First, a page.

WordPress is a personal web-publishing platform that hosts over 43% of all sites across the web. It prides itself on being an "out of the box" system (i.e., it's accessible to users with limited tech experience) while still remaining customizable to more tech-savvy users. WordPress is built on PHP and MySQL, and licensed under the GPLv2.

See the versatility of WordPress in the WordPress Website Showcase.

Documentation for WordPress.

Jekyll is a "static site generator", a software that helps users generate plain HTML files for their website. In contrast to dynamic websites, static websites do not use a database to store information; rather, all information to be displayed on each webpage is already contained in an HTML file for that webpage. As a result, static websites are simple to preserve and are more sustainable.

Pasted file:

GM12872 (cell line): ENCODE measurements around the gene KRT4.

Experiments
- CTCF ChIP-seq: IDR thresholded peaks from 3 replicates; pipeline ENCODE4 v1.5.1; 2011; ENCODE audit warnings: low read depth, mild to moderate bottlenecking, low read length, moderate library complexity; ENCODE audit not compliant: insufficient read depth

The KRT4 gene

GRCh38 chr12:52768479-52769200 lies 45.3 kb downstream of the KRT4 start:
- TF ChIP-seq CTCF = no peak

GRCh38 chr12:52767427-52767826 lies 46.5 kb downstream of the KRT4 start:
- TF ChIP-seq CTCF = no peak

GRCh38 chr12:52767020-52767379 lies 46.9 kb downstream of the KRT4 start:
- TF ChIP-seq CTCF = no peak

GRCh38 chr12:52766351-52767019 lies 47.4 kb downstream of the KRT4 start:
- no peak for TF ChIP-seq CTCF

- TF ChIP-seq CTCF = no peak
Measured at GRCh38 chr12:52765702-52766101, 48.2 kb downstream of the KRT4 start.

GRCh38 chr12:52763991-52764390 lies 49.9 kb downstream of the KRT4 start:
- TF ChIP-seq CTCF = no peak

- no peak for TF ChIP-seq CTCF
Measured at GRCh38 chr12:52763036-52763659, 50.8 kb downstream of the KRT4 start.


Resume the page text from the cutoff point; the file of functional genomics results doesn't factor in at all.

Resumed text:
Jekyll also has built-in support for GitHub Pages. Learn more at "About GitHub Pages and Jekyll".

Documentation for Jekyll.

Web and Domain Hosting Services

Note: Web hosting and domain hosting are not the same. Web hosts provide server space for a user to store content for their website while domain hosts provide a web address (i.e., a URL) for a website. Some web hosts and domain hosts offer both web hosting and domain hosting to users, but costs vary for all services.

CoDHR offers web and domain hosting for a limited time for projects with a Principal Investigator at Texas A&M.

Reclaim Hosting offers affordable web hosting (from static HTML files to web applications and databases) geared toward the academic community.

GitHub (owned by Microsoft) offers free git repositories for storing versioned files, whether they be TEI-encoded XML documents or HTML pages.

GitHub repositories can be configured to also serve up static HTML pages.